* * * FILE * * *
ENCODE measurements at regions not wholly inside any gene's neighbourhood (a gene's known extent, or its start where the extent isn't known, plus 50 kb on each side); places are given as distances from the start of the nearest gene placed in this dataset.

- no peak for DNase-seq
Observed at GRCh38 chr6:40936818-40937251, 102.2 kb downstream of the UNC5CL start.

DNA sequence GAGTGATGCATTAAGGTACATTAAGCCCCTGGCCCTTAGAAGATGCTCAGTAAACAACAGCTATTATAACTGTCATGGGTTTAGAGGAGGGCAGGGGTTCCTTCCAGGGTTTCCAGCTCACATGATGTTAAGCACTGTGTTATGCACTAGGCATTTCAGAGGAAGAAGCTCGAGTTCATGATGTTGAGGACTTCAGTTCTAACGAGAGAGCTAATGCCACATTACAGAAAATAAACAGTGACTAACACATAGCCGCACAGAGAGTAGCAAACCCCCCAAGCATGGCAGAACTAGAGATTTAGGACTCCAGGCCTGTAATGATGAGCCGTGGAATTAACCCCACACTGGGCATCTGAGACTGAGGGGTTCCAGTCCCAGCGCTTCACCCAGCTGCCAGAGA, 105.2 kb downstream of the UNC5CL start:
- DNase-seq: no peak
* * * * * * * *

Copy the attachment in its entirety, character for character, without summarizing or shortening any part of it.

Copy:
ENCODE measurements at regions not wholly inside any gene's neighbourhood (a gene's known extent, or its start where the extent isn't known, plus 50 kb on each side); places are given as distances from the start of the nearest gene placed in this dataset.

- no peak for DNase-seq
Observed at GRCh38 chr6:40936818-40937251, 102.2 kb downstream of the UNC5CL start.

DNA sequence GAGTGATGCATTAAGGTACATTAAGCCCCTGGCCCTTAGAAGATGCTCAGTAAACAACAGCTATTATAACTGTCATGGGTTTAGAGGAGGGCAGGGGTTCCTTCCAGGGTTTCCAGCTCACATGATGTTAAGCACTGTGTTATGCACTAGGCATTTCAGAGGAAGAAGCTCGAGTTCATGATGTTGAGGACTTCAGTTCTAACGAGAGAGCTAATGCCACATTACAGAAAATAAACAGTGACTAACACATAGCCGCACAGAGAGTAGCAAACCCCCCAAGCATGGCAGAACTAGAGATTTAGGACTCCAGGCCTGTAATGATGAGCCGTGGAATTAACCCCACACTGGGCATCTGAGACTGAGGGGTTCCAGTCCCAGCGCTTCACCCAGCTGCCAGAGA, 105.2 kb downstream of the UNC5CL start:
- DNase-seq: no peak